Nathan Shearer


BImage is a bash script that makes creating, restoring, mounting, and unmounting compressed images easy. When creating images, it reads everything off of the source device with dd or ddrescue and compresses the raw image with gzip. The image can then be mounted or easily restored to the original device or to another device.


  • Creating compressed images from a source device with dd or ddrescue (in case the device has bad sectors).
    • The images are exact binary copies of the input device. Extra information like serial number, and SMART data is also bundled with the image.
  • Usefull output indicates progress and estimated time remaining.
  • E-mail notifications indicate progress or errors.
  • Adjusting the compression level.
  • Throttling the IO throughput.
  • Restoring the compressed images to another device.


  • bar
  • ddrescue
  • gzip
  • hdparm
  • ide-smart
  • sdparm
  • tar


To install BImage simply run the following commands:

# sudo wget "" -O /usr/bin/bimage
# sudo chmod a+x /usr/bin/bimage


BImage has two optional configuration files: /etc/bimage/bimage.conf and ~/.bimage.conf. First the one in /etc is sourced, then your local .bimage.conf is sourced. This allows you to have a system wide configuration and user specific configurations. The config files follow shell script syntax to set variables. Note that all the variables are optional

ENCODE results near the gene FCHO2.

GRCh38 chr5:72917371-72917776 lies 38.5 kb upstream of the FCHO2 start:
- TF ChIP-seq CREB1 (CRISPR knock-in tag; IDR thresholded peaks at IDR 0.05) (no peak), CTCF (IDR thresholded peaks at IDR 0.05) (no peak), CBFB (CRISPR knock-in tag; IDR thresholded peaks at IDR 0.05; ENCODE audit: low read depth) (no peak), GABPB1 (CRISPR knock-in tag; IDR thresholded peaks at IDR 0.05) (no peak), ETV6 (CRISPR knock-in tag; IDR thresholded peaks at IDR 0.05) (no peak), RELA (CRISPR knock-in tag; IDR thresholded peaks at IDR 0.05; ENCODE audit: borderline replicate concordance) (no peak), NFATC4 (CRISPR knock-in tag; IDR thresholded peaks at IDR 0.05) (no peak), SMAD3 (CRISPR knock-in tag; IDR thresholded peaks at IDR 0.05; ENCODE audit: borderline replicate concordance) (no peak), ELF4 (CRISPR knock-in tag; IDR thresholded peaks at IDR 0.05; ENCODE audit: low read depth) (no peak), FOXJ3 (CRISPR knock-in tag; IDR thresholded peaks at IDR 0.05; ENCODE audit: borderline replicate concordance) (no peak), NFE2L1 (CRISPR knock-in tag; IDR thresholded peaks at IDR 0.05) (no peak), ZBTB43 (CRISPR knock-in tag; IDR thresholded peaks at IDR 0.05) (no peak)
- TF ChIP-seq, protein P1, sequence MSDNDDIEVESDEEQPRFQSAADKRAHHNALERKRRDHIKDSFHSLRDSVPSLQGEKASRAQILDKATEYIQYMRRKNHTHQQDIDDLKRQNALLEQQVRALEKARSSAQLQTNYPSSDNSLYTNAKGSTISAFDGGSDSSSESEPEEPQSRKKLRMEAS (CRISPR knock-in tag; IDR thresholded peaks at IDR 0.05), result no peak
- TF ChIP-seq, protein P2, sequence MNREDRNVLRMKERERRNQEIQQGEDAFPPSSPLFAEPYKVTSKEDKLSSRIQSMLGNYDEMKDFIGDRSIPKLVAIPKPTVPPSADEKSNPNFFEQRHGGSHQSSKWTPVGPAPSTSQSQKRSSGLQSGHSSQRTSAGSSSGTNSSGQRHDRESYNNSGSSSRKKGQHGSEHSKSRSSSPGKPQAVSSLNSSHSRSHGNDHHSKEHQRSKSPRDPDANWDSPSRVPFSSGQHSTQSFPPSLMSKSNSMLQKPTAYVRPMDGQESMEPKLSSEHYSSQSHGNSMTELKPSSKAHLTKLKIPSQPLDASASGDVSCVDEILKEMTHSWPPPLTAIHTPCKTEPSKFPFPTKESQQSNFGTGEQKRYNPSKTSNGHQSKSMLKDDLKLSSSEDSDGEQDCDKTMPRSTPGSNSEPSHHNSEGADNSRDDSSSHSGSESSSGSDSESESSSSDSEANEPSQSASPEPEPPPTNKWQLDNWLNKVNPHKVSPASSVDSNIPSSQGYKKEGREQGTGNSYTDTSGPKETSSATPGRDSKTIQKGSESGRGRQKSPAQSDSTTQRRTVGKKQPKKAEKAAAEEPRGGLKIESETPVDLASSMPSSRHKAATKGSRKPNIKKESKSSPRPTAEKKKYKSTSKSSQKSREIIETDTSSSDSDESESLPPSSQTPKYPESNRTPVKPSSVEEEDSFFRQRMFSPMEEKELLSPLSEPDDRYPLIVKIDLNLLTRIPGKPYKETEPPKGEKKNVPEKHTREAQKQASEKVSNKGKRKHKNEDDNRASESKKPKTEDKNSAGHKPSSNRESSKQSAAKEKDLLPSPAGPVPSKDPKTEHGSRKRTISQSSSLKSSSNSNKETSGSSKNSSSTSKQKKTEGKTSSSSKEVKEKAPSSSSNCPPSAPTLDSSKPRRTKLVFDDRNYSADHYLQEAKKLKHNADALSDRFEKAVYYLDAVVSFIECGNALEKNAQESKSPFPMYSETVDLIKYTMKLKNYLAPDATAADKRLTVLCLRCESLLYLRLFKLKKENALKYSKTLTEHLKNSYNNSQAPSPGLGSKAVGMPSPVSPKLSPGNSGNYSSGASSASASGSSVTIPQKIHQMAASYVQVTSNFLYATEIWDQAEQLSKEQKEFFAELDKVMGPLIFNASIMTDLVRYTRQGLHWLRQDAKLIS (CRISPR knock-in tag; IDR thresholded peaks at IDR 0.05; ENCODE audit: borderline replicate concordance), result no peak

Example configuration file:

# Regulate the speed of compression using the specified digit, where 1
# indicates the fastest compression method and 9 indicates the best
# compression method. The default compression level is 6.

# Some tasks can run for a long time. An email will be sent when
# each phase completes.

# Add integer N to the niceness (default 20).

# Use ddrescue instead of dd to read the image. This can be useful if your
# source device has bad sectors.

# Restrict I/O throughput to bytes per second. may be followed
# by 'k', 'm', 'g', 't', 'p', or 'e' for kilobytes, megabytes, gigabytes,
# terabytes, petabytes, or exabytes, respectively. There is no throttle by
# default.


The latest version of BImage can be downloaded here. To install BImage simply place the script in /usr/bin and you can execute it from anywhere on your system.
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© 2017 Nathan Shearer